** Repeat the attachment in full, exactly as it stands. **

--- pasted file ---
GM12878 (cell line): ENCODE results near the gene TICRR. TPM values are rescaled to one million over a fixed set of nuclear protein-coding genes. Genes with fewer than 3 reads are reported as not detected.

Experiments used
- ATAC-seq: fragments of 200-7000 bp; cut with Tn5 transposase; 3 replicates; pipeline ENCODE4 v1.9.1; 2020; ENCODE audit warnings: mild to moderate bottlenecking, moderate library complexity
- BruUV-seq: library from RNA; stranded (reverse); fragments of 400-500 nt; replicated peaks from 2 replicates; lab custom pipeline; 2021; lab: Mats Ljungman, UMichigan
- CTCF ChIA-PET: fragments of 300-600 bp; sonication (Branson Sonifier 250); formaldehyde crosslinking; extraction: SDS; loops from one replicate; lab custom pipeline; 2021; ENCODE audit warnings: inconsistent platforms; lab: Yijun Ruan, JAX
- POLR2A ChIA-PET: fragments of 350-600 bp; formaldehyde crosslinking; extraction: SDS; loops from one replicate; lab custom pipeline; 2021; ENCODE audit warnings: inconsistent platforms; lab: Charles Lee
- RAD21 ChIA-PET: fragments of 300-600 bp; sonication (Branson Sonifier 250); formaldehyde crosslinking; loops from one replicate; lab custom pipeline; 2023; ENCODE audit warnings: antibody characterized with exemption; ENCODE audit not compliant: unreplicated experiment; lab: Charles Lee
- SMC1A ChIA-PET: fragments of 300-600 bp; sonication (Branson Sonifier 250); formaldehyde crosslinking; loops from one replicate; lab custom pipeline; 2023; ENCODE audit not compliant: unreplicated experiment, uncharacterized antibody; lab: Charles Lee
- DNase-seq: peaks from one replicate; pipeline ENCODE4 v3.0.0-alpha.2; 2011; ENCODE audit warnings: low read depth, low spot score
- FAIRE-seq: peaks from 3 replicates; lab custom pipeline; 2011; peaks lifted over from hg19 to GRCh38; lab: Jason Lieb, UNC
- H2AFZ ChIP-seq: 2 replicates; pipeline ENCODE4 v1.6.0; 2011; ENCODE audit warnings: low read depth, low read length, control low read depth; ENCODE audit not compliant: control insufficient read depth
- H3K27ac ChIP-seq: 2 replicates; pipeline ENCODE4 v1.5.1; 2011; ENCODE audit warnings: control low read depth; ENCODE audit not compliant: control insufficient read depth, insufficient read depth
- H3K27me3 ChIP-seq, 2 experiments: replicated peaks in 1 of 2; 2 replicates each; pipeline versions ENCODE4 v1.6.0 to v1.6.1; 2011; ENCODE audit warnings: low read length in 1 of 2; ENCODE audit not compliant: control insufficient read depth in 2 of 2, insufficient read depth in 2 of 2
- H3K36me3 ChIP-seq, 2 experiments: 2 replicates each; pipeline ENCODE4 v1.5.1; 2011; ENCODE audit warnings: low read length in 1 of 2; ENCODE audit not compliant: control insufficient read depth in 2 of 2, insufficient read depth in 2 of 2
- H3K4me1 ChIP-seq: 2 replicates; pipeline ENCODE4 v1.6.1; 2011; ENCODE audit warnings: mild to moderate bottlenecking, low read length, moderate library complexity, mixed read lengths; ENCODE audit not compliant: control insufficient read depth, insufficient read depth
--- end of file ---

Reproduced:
GM12878 (cell line): ENCODE results near the gene TICRR. TPM values are rescaled to one million over a fixed set of nuclear protein-coding genes. Genes with fewer than 3 reads are reported as not detected.

Experiments used
- ATAC-seq: fragments of 200-7000 bp; cut with Tn5 transposase; 3 replicates; pipeline ENCODE4 v1.9.1; 2020; ENCODE audit warnings: mild to moderate bottlenecking, moderate library complexity
- BruUV-seq: library from RNA; stranded (reverse); fragments of 400-500 nt; replicated peaks from 2 replicates; lab custom pipeline; 2021; lab: Mats Ljungman, UMichigan
- CTCF ChIA-PET: fragments of 300-600 bp; sonication (Branson Sonifier 250); formaldehyde crosslinking; extraction: SDS; loops from one replicate; lab custom pipeline; 2021; ENCODE audit warnings: inconsistent platforms; lab: Yijun Ruan, JAX
- POLR2A ChIA-PET: fragments of 350-600 bp; formaldehyde crosslinking; extraction: SDS; loops from one replicate; lab custom pipeline; 2021; ENCODE audit warnings: inconsistent platforms; lab: Charles Lee
- RAD21 ChIA-PET: fragments of 300-600 bp; sonication (Branson Sonifier 250); formaldehyde crosslinking; loops from one replicate; lab custom pipeline; 2023; ENCODE audit warnings: antibody characterized with exemption; ENCODE audit not compliant: unreplicated experiment; lab: Charles Lee
- SMC1A ChIA-PET: fragments of 300-600 bp; sonication (Branson Sonifier 250); formaldehyde crosslinking; loops from one replicate; lab custom pipeline; 2023; ENCODE audit not compliant: unreplicated experiment, uncharacterized antibody; lab: Charles Lee
- DNase-seq: peaks from one replicate; pipeline ENCODE4 v3.0.0-alpha.2; 2011; ENCODE audit warnings: low read depth, low spot score
- FAIRE-seq: peaks from 3 replicates; lab custom pipeline; 2011; peaks lifted over from hg19 to GRCh38; lab: Jason Lieb, UNC
- H2AFZ ChIP-seq: 2 replicates; pipeline ENCODE4 v1.6.0; 2011; ENCODE audit warnings: low read depth, low read length, control low read depth; ENCODE audit not compliant: control insufficient read depth
- H3K27ac ChIP-seq: 2 replicates; pipeline ENCODE4 v1.5.1; 2011; ENCODE audit warnings: control low read depth; ENCODE audit not compliant: control insufficient read depth, insufficient read depth
- H3K27me3 ChIP-seq, 2 experiments: replicated peaks in 1 of 2; 2 replicates each; pipeline versions ENCODE4 v1.6.0 to v1.6.1; 2011; ENCODE audit warnings: low read length in 1 of 2; ENCODE audit not compliant: control insufficient read depth in 2 of 2, insufficient read depth in 2 of 2
- H3K36me3 ChIP-seq, 2 experiments: 2 replicates each; pipeline ENCODE4 v1.5.1; 2011; ENCODE audit warnings: low read length in 1 of 2; ENCODE audit not compliant: control insufficient read depth in 2 of 2, insufficient read depth in 2 of 2
- H3K4me1 ChIP-seq: 2 replicates; pipeline ENCODE4 v1.6.1; 2011; ENCODE audit warnings: mild to moderate bottlenecking, low read length, moderate library complexity, mixed read lengths; ENCODE audit not compliant: control insufficient read depth, insufficient read depth